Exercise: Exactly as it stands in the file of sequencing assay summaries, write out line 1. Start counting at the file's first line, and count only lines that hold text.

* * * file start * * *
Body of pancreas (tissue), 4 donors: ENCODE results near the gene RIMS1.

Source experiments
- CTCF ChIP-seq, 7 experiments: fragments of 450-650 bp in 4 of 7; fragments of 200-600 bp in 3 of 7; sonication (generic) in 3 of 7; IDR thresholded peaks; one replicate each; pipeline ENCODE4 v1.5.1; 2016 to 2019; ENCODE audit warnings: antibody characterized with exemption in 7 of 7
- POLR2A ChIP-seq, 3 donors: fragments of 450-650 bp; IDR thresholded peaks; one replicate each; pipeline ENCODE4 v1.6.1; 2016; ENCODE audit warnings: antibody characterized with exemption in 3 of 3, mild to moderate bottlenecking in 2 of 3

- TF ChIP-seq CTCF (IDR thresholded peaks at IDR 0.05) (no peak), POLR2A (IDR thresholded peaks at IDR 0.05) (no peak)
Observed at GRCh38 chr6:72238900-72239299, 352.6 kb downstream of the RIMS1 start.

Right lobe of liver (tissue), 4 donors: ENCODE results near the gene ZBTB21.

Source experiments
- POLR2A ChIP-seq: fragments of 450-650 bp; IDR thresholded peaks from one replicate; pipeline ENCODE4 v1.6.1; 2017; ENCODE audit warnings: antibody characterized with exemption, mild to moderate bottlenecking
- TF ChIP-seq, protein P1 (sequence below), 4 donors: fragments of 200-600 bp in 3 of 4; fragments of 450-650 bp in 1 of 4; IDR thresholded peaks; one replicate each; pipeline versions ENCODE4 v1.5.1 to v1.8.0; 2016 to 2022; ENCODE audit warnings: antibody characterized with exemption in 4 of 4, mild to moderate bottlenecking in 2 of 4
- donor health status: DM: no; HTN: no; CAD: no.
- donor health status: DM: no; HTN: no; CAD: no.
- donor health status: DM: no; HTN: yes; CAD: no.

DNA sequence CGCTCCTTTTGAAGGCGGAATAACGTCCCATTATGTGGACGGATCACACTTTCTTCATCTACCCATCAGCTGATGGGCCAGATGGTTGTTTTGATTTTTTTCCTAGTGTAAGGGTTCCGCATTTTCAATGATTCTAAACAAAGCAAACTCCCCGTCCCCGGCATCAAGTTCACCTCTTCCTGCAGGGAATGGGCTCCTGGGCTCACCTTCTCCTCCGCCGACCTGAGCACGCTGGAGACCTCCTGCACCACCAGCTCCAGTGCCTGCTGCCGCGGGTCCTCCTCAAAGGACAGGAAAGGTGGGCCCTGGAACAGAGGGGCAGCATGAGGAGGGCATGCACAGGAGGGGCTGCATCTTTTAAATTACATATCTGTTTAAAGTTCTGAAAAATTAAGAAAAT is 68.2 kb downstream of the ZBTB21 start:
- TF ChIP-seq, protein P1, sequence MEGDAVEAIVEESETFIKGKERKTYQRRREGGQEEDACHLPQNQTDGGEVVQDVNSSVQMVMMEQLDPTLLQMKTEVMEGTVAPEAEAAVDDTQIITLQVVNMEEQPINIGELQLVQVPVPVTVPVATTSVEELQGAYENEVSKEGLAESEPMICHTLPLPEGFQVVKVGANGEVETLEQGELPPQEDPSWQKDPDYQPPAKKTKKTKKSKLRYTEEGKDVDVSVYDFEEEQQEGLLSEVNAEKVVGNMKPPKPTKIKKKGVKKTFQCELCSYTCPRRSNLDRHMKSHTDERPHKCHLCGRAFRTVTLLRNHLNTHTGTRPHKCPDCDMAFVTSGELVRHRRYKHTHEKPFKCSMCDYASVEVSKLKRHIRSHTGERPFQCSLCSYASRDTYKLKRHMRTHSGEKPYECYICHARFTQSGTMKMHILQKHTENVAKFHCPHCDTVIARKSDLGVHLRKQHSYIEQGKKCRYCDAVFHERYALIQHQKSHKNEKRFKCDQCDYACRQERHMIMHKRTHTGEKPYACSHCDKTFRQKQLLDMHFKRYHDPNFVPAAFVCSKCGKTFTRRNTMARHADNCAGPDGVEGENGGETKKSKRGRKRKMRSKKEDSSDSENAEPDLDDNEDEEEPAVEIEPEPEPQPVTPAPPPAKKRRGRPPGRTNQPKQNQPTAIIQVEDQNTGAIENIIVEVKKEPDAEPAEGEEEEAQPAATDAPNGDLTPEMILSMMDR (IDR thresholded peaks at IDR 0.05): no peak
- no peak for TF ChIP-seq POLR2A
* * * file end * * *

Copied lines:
Body of pancreas (tissue), 4 donors: ENCODE results near the gene RIMS1.